If you own a single-family home in Gilford, it’s an unequaled time to sell. It’s “list opportunity or missed opportunity” time. Let me tell you why:
Prices are peaking
In 2018, the median "closed" price for single-family homes in Gilford was the highest since 1997, which is as far back as data go in the New England Real Estate Network Multiple Listing Service database.
In other words, sales prices for Gilford single-family homes are the highest they’ve ever been.
Prices won’t climb forever. Don’t just take my word for it; ask someone who didn’t sell at the previous property value peak in 2006. Gilford single-family home values subsequently plummeted 30 percent over the next three years (that’d be like a $92,100 loss in value from today’s median price) and sellers had to either absorb the loss or wait with regret for well more than a decade for prices to recover.
Let me make a very simple case for why I think home prices are more likely to stall or decline than continue to climb much further.
Let’s compare two factors: Gilford home prices and real median household income in New Hampshire and Massachusetts, where the preponderance of out-of-state buyers come from.
Gilford house prices grew 115.2 percent between 1999 (the market bottom) and 2017 (the most recent year for which income data are available).
During that same timespan, median household income in New Hampshire and Massachusetts grew just 10.04 percent and 12.75 percent, respectively.
In short, home price growth in Gilford is far exceeding income growth in New Hampshire and Massachusetts. Add the chilling effects recent interest rate hikes have had on homebuyers and it becomes difficult to imagine that home prices will somehow continue to magically and indefinitely outpace earnings at the rate they have been.
Think about it: How do you buy a house you can’t afford, now that banks aren’t offering home loans to just about anyone, including unqualified buyers, as they did during the subprime mortgage crisis in 2006? You don’t.
Buyers become forced to wait until: a) prices drop, b) income skyrockets, or c) lenders repeat the mistakes of the past and offer mortgages that allow buyers to purchase more home than they can realistically afford.
That’s why I think the divergence between home price and income growth suggests a coming correction in property values.
Here’s another way to drive the point home: Household income grew 10 to 12 percent in our two biggest buyer markets (New Hampshire and Massachusetts) over 18 years, 1999-2017. Median Gilford house prices, on the other hand, grew more than 14 percent in just one year, between 2017 and 2018.
So if you want to sell successfully, maybe make this the last long, brutally cold winter you have to endure in New Hampshire. It’s an unparalleled time to list, based on prices alone ... before they inevitably drop and you get stuck.
Days on Market are Plummeting
If high prices alone aren’t enough to convince you, consider another key indicator: the blistering pace of “Days on Market” required to sell.
In 2018, the median number of days on market for Gilford single-family homes was just 42. With the close exception of 2017 (40 median days on market), that’s the fastest pace in at least 21 years.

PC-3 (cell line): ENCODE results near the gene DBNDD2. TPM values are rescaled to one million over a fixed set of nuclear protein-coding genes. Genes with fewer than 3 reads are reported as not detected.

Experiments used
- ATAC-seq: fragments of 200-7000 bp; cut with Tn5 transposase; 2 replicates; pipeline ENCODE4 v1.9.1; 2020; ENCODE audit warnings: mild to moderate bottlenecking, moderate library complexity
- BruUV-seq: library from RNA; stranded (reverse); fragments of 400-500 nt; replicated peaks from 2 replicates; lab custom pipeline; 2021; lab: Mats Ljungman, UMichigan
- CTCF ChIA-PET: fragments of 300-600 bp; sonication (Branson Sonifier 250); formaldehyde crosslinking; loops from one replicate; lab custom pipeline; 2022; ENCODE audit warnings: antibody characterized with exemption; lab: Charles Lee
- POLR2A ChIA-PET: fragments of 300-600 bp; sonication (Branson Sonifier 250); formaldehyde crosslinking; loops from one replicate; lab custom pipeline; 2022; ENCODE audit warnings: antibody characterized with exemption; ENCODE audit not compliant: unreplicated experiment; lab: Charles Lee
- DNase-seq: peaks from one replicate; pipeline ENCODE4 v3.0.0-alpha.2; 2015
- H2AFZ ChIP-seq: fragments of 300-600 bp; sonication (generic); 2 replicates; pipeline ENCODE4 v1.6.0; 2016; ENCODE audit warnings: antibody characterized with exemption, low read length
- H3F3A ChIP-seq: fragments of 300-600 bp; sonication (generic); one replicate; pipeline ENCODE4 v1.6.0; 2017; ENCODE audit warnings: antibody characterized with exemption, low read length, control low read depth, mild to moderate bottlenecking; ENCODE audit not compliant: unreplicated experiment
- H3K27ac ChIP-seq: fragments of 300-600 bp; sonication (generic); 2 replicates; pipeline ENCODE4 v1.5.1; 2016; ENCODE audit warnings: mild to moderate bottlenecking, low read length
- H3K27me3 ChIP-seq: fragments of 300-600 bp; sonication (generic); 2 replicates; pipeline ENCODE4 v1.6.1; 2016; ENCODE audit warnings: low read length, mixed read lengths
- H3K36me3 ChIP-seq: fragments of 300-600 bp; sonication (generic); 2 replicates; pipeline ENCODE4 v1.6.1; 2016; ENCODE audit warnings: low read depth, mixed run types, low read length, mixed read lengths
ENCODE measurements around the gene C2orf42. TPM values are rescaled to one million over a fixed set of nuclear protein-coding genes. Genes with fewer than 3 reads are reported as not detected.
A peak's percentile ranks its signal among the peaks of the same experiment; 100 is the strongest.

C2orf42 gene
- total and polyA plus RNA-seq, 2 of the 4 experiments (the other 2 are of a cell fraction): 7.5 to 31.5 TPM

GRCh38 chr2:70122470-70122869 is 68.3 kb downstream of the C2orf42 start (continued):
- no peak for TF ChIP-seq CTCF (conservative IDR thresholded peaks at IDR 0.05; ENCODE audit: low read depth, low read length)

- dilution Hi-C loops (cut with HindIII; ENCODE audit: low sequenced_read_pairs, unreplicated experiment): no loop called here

The number of days on market tends to be inversely proportionate to buyer demand. A low number of days on market — which we clearly have now — suggests a high number of consumers with high motivation to buy.
Low inventory gives you a head start and advantage. In addition to the highest home values and one of the fastest-selling paces in more than two decades, Gilford currently has an extremely low number of houses listed. Today there are only 38 single-family homes listed in Gilford, a town the U.S. Census Bureau estimates to have a population of 7,156 people, and 4,312 housing units.
A low supply of for-sale homes can create serious leverage for sellers. Buyers are more willing to overlook perceived shortcomings in a home (like dated appliances or no walk-in closet) when inventory is tight and there’s less competition for their fickle affections. When there are fewer properties to compete with, the result can often be multiple offers, stronger negotiating position and higher prices for sellers.
By listing now (yes, in March) you can get a head start on the competition and stand out to buyers who want to begin enjoying a new Lakes Region home in time for summer 2019. Remember, many closings take 45 to 60 days to complete.
Interest rates are down, for now. Yes, interest rates have climbed, paralyzing many buyers who had grown accustomed to abnormally low rates, but there’s good news. According to Frank Nothaft, chief economist for CoreLogic, a leading property analytics provider, "Fixed-rate mortgage rates have dropped 0.6 percentage points [sic] since November 2018 and today are lower than they were a year ago. With interest rates at this level, we expect a solid homebuying season this spring."
So please take note if you’ve been waiting for a great time to sell. It’s now. Prices are at their apex and days on market have plummeted. Inventory is low, giving sellers who list now a head-start advantage before inventory and competition inevitably increase.
Give me a call if you’ve considered selling your house in Gilford and you’re curious what your home might sell for in this seller’s market. It might be the best time to sell a Gilford single-family home in over 20 years, and homeowners who missed the opportunity to sell at the previous peak had to wait 12 long years for home values to recover. It’s truly “list opportunity or missed opportunity” time.
Brent Metzger is a Realtor® with Roche Realty Group. Contact him at 603-229-8322 or visit www.LakesRegionHomeSeller.com.